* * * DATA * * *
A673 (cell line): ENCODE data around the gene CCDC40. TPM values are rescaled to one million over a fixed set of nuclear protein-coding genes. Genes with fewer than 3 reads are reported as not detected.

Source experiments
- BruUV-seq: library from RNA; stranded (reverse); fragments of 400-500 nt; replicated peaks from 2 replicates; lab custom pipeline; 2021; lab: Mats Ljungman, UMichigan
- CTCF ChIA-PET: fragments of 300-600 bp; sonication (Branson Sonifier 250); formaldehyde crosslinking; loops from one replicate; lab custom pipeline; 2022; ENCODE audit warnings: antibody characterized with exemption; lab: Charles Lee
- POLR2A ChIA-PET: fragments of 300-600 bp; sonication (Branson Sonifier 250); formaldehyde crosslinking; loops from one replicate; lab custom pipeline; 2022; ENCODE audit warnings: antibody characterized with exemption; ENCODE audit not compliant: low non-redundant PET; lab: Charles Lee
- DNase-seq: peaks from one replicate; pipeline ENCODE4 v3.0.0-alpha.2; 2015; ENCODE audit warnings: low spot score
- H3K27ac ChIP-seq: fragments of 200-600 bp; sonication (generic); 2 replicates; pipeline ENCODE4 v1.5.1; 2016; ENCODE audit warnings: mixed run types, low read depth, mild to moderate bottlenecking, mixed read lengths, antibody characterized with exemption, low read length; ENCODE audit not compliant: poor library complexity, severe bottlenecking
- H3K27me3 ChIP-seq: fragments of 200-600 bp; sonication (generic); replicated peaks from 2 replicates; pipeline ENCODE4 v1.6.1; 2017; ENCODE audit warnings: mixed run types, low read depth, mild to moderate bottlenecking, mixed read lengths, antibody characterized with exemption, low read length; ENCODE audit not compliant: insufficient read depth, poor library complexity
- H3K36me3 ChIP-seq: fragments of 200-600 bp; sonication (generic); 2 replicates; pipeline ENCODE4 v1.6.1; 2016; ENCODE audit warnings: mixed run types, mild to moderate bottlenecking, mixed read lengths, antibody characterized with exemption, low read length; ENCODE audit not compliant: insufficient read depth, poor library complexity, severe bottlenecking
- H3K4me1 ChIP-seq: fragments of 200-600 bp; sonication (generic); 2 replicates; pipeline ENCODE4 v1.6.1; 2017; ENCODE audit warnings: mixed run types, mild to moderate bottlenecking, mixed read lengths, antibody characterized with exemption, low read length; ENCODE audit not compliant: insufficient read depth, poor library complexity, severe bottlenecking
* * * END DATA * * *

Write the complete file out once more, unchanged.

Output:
A673 (cell line): ENCODE data around the gene CCDC40. TPM values are rescaled to one million over a fixed set of nuclear protein-coding genes. Genes with fewer than 3 reads are reported as not detected.

Source experiments
- BruUV-seq: library from RNA; stranded (reverse); fragments of 400-500 nt; replicated peaks from 2 replicates; lab custom pipeline; 2021; lab: Mats Ljungman, UMichigan
- CTCF ChIA-PET: fragments of 300-600 bp; sonication (Branson Sonifier 250); formaldehyde crosslinking; loops from one replicate; lab custom pipeline; 2022; ENCODE audit warnings: antibody characterized with exemption; lab: Charles Lee
- POLR2A ChIA-PET: fragments of 300-600 bp; sonication (Branson Sonifier 250); formaldehyde crosslinking; loops from one replicate; lab custom pipeline; 2022; ENCODE audit warnings: antibody characterized with exemption; ENCODE audit not compliant: low non-redundant PET; lab: Charles Lee
- DNase-seq: peaks from one replicate; pipeline ENCODE4 v3.0.0-alpha.2; 2015; ENCODE audit warnings: low spot score
- H3K27ac ChIP-seq: fragments of 200-600 bp; sonication (generic); 2 replicates; pipeline ENCODE4 v1.5.1; 2016; ENCODE audit warnings: mixed run types, low read depth, mild to moderate bottlenecking, mixed read lengths, antibody characterized with exemption, low read length; ENCODE audit not compliant: poor library complexity, severe bottlenecking
- H3K27me3 ChIP-seq: fragments of 200-600 bp; sonication (generic); replicated peaks from 2 replicates; pipeline ENCODE4 v1.6.1; 2017; ENCODE audit warnings: mixed run types, low read depth, mild to moderate bottlenecking, mixed read lengths, antibody characterized with exemption, low read length; ENCODE audit not compliant: insufficient read depth, poor library complexity
- H3K36me3 ChIP-seq: fragments of 200-600 bp; sonication (generic); 2 replicates; pipeline ENCODE4 v1.6.1; 2016; ENCODE audit warnings: mixed run types, mild to moderate bottlenecking, mixed read lengths, antibody characterized with exemption, low read length; ENCODE audit not compliant: insufficient read depth, poor library complexity, severe bottlenecking
- H3K4me1 ChIP-seq: fragments of 200-600 bp; sonication (generic); 2 replicates; pipeline ENCODE4 v1.6.1; 2017; ENCODE audit warnings: mixed run types, mild to moderate bottlenecking, mixed read lengths, antibody characterized with exemption, low read length; ENCODE audit not compliant: insufficient read depth, poor library complexity, severe bottlenecking